You don't ever want to fail because you were too tired. It's just not a good excuse. You have to find that voice inside your head that tells you that you can keep going, and that's when your adrenaline kicks in. Warning: the adrenaline thing may not happen when you're sitting in your office waiting for your 4:00 p.m. meeting to go over the financials from last quarter, so there are times when a cup of coffee might be warranted. I also highly recommend perfecting the art of the power nap. Go out to your car or close the door to your office, and sleep for twenty minutes. Dr. Jonathan Friedman, director of the Texas Brain and Spine Institute, claims that "emerging scientific evidence suggests that naps—even very short ones—significantly enhance cognitive function." There you have it.
Excerpted from On the Edge by Alison Levine. Copyright © 2014 Alison Levine. Excerpted by permission of Grand Central Publishing.
All rights reserved. No part of this excerpt may be reproduced or reprinted without permission in writing from the publisher.
Excerpts are provided by Dial-A-Book Inc. solely for the personal use of visitors to this web site.
Table of Contents
Chapter 1 Hard-Core Preparation: Sometimes It Hurts 1
Chapter 2 Go Back, Jack, Do It Again: Why Backward Is Often the Right Direction 19
Chapter 3 Choosing Your Team: Experience, Expertise, and Ego 33
Chapter 4 Friends in High Places: Get Your Network On 55
Chapter 5 Complacency Will Kill You: Make Your Move 77
Chapter 6 Coming Up Short: Making the Most of Weakness 99
Chapter 7 Bring It: You Need Your A-Game, and Then Some 121
Chapter 8 You're Not Special: Building Trust and Loyalty 145
Chapter 9 Ignore the Rules: Do the Right Thing. Always 163
Chapter 10 Your Three Words: What's Your Mantra? 181
Chapter 11 Embracing Failure: Own It, and Come Back with a Vengeance 199
About the Author 241
Alison Levine knows what adversity looks like. More than that, she knows what it feels like and how it can hurt.
A climber faces some of the most difficult and extreme physical adversities of any athletecompeting with high altitudes, sore muscles, unrelenting fatigue, and unpredictable weather.
So, when I hear Alison say that a person cannot control the environment but only his or her reaction to it, I know I am hearing leadership advice from someone who has been there, someone who has faced some of the most extreme environmental circumstances imaginable.
Many of the leadership lessons Alison articulates in this book are lessons that resonate with me in the work I do with my basketball teams at Duke and with USA Basketball.
I love the way she talks about past experiencesthat, whether they be failures or successes, they are essentially irrelevant in the moment. She would say that “It doesn't matter what you've done on a past expedition; all that matters is how you are performing on the mountain now.” In my work as a basketball coach, I call that concept “Next Play.” Previous plays, games, or seasons must not carry into the current moment. Certainly past mistakes and successes can inform the way a person decides to practice and prepare and get better, but, in the moment, when you are on the mountain, the last expedition just doesn't carry any meaning anymore.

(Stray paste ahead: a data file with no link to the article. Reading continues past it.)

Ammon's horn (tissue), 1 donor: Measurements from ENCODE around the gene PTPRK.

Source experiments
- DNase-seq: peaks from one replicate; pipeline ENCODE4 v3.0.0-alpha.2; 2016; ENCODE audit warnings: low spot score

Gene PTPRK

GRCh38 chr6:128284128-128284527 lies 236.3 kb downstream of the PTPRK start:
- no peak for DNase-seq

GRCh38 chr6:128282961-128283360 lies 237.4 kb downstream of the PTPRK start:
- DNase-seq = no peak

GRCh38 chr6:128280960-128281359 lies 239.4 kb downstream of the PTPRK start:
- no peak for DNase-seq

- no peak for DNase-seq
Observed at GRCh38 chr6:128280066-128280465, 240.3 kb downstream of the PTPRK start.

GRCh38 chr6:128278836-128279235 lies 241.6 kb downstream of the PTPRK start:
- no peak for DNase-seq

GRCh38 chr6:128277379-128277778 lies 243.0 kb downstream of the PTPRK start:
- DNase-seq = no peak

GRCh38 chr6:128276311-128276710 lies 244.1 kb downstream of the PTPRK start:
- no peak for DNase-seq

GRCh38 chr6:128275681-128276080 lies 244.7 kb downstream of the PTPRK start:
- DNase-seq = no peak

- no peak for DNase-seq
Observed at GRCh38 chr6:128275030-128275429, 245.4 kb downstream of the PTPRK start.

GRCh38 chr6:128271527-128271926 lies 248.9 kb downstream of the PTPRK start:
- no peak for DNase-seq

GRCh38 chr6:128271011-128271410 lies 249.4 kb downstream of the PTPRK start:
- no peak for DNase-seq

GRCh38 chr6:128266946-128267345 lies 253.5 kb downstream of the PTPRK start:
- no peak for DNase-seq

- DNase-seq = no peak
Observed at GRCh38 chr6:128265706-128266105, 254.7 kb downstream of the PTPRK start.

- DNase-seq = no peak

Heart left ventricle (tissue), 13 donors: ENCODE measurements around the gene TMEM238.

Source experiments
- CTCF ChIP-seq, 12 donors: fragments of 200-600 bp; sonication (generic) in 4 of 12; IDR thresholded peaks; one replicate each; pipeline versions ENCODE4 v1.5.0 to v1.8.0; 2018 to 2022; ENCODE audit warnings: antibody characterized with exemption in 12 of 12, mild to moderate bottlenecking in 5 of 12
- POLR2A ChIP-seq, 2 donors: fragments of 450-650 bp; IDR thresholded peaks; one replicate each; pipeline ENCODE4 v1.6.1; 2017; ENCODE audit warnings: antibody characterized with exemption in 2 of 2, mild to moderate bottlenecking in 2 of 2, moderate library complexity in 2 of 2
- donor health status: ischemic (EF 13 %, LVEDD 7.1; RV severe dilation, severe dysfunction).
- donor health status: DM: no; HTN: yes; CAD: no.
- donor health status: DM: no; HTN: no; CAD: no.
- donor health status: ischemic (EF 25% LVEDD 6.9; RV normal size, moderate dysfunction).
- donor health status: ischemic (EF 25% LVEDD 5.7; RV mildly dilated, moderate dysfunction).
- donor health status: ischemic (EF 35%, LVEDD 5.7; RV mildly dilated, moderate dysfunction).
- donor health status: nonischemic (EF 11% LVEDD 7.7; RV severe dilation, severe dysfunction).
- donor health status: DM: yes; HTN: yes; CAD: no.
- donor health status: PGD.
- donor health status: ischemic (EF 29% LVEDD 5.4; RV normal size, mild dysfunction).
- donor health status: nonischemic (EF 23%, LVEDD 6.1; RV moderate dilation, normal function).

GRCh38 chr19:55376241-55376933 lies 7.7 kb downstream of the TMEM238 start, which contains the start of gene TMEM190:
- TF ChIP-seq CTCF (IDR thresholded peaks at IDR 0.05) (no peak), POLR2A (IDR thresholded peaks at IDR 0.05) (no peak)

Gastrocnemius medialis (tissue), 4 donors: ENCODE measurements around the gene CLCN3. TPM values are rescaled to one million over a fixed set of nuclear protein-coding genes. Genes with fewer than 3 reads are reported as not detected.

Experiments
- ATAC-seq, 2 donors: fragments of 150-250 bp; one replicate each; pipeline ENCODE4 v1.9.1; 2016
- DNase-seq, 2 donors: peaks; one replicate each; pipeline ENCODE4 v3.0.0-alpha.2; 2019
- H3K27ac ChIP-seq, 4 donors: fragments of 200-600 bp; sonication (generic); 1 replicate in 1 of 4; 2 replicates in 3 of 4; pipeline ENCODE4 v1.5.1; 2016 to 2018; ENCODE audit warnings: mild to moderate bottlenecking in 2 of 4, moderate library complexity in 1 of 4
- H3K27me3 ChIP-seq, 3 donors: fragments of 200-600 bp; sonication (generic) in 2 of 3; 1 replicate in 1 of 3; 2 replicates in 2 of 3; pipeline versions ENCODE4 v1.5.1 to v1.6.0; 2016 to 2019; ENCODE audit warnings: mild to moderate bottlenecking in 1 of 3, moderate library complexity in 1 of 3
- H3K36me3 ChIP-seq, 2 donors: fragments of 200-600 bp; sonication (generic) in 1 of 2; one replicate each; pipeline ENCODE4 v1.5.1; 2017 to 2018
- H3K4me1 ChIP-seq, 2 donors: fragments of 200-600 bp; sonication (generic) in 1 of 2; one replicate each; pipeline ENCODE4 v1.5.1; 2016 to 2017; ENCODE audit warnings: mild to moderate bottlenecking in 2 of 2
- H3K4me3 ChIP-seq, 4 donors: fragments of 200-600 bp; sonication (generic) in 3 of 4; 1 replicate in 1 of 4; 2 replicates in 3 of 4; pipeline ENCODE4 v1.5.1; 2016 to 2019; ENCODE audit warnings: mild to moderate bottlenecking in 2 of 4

I also really appreciate the way she discusses leadership in sports as compared with leadership in today's business world. In both, there are crucial moments when on-the-spot decisions must be made in reaction to the circumstances you face. I agree with Alison that this is perhaps one of the most important lessons that business leaders can learn from sports leaders, and vice versa.
The way you react to something in the moment will depend heavily on the way in which you prepare to face challenges. Alison will tell you to practice things like sleep deprivation, something my family will tell you is common for me during the basketball season, and certainly, in Alison's adventures, it is a crucial obstacle to overcome. Perhaps sleep deprivation is not a common challenge in your sport, business, or lifestyle, but Alison's point about practice and preparation is vital to anyone's success.
Practice, though, can only be a simulation. You will never be able to replicate exactly what it feels like to be cold and exhausted and still two hundred feet from the peak of a mountain or to have the basketball in your hands down by one point with seconds on the clock. But you can sure try. And one who wants to be ultimately prepared to make it to the top or to sink a game-winning shot will need to do whatever he or she can to make practice feel as real as possible.
Alison and I also share a fondness for teammates with egos, and I love the way she describes the performance egos and the team ego of her American Women's Everest Expedition team. Ego has become a negative word; many see it as being synonymous with arrogance.
To Alison and me, ego is a good thing, and I always want to surround myself and populate my teams with individuals who have strong, healthy egos. Then, I want all of those people, myself included, to buy into what we are doing together in order to form a collective ego that is greater than any individual ego could ever be. Who we are as a team trumps who any of us are as individuals.
A mountain climb is the consummate metaphor for enduring and, ultimately, achieving. Fighting an “uphill battle” doesn't get any more literal than that. Alison has climbed the highest peaks on every continent. She has endured issues with her health that brought about challenges to her future as an athlete. She has accomplished feats of physical and mental strength that only a handful of human beings have ever even attempted.
So, when she talks about facing challenges and breaking through the barriers of one's perceived limitations, I tend to listen.
I would be lying if I didn't admit that it makes me feel proud that Alison has taken Duke banners to the top of many of the world's highest peaks. But, frankly, more than that, I am proud to know her, to have talked about leadership and teamwork with her, and to have had the honor of contributing to this terrific book about leadership from one of the toughest leaders I know. --Mike Krzyzewski, 2013 Head CoachDuke University Men's Basketball and U.S. National Olympic Team